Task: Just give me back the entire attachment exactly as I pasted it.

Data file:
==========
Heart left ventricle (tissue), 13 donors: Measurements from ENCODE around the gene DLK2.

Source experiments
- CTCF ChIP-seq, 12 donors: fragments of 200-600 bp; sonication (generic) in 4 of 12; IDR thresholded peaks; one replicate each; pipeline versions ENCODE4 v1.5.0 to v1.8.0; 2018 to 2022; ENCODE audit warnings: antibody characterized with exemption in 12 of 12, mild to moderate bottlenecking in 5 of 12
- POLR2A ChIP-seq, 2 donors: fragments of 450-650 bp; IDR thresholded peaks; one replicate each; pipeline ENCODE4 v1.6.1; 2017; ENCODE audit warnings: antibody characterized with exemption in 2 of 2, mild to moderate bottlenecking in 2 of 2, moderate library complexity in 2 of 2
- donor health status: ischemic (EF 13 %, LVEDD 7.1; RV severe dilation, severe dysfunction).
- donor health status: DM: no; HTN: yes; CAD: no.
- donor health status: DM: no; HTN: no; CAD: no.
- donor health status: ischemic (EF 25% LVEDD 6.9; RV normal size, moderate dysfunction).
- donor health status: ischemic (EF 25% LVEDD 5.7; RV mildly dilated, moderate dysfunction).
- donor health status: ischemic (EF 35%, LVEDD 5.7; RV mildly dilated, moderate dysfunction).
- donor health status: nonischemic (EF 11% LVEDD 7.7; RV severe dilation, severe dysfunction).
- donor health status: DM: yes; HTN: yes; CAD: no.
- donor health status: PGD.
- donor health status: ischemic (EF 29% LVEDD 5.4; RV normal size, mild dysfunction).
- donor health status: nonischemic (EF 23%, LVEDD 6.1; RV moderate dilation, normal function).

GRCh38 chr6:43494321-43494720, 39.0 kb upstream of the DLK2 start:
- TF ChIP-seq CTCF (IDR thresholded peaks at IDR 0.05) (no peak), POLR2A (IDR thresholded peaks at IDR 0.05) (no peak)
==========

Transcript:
Heart left ventricle (tissue), 13 donors: Measurements from ENCODE around the gene DLK2.

Source experiments
- CTCF ChIP-seq, 12 donors: fragments of 200-600 bp; sonication (generic) in 4 of 12; IDR thresholded peaks; one replicate each; pipeline versions ENCODE4 v1.5.0 to v1.8.0; 2018 to 2022; ENCODE audit warnings: antibody characterized with exemption in 12 of 12, mild to moderate bottlenecking in 5 of 12
- POLR2A ChIP-seq, 2 donors: fragments of 450-650 bp; IDR thresholded peaks; one replicate each; pipeline ENCODE4 v1.6.1; 2017; ENCODE audit warnings: antibody characterized with exemption in 2 of 2, mild to moderate bottlenecking in 2 of 2, moderate library complexity in 2 of 2
- donor health status: ischemic (EF 13 %, LVEDD 7.1; RV severe dilation, severe dysfunction).
- donor health status: DM: no; HTN: yes; CAD: no.
- donor health status: DM: no; HTN: no; CAD: no.
- donor health status: ischemic (EF 25% LVEDD 6.9; RV normal size, moderate dysfunction).
- donor health status: ischemic (EF 25% LVEDD 5.7; RV mildly dilated, moderate dysfunction).
- donor health status: ischemic (EF 35%, LVEDD 5.7; RV mildly dilated, moderate dysfunction).
- donor health status: nonischemic (EF 11% LVEDD 7.7; RV severe dilation, severe dysfunction).
- donor health status: DM: yes; HTN: yes; CAD: no.
- donor health status: PGD.
- donor health status: ischemic (EF 29% LVEDD 5.4; RV normal size, mild dysfunction).
- donor health status: nonischemic (EF 23%, LVEDD 6.1; RV moderate dilation, normal function).

GRCh38 chr6:43494321-43494720, 39.0 kb upstream of the DLK2 start:
- TF ChIP-seq CTCF (IDR thresholded peaks at IDR 0.05) (no peak), POLR2A (IDR thresholded peaks at IDR 0.05) (no peak)